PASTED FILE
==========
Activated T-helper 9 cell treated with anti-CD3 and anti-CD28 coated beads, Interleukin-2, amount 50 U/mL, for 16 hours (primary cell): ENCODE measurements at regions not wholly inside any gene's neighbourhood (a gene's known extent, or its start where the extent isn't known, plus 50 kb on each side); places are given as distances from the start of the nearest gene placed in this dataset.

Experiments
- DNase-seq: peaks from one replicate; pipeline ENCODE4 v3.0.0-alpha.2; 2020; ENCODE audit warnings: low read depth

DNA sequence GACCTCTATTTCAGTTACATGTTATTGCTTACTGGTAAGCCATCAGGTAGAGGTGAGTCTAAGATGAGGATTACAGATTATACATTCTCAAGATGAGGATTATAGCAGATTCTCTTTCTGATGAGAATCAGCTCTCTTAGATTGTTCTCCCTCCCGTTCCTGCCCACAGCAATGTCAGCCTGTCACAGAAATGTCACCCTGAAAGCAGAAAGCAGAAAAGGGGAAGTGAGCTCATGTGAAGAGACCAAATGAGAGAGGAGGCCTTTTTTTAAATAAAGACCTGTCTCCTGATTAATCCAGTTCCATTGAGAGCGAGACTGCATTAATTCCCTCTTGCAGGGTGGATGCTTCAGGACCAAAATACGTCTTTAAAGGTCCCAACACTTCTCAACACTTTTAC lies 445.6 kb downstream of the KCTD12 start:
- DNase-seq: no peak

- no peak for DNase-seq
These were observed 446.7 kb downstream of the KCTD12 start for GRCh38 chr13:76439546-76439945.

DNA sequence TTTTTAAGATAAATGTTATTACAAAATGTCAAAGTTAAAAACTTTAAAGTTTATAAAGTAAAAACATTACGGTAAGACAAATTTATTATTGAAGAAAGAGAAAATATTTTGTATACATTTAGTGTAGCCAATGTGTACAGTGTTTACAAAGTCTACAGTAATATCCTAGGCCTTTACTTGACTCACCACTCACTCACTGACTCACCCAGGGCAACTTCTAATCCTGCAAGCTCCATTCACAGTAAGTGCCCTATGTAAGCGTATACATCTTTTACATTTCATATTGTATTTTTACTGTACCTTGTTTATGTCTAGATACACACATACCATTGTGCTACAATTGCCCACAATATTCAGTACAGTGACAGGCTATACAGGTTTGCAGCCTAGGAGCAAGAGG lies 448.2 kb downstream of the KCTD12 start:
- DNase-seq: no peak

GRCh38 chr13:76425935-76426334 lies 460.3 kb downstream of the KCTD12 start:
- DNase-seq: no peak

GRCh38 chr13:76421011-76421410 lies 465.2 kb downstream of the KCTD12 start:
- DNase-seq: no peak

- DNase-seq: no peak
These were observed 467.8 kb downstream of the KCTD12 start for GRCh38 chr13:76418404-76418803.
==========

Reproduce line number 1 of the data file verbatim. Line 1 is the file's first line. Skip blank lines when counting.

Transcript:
Activated T-helper 9 cell treated with anti-CD3 and anti-CD28 coated beads, Interleukin-2, amount 50 U/mL, for 16 hours (primary cell): ENCODE measurements at regions not wholly inside any gene's neighbourhood (a gene's known extent, or its start where the extent isn't known, plus 50 kb on each side); places are given as distances from the start of the nearest gene placed in this dataset.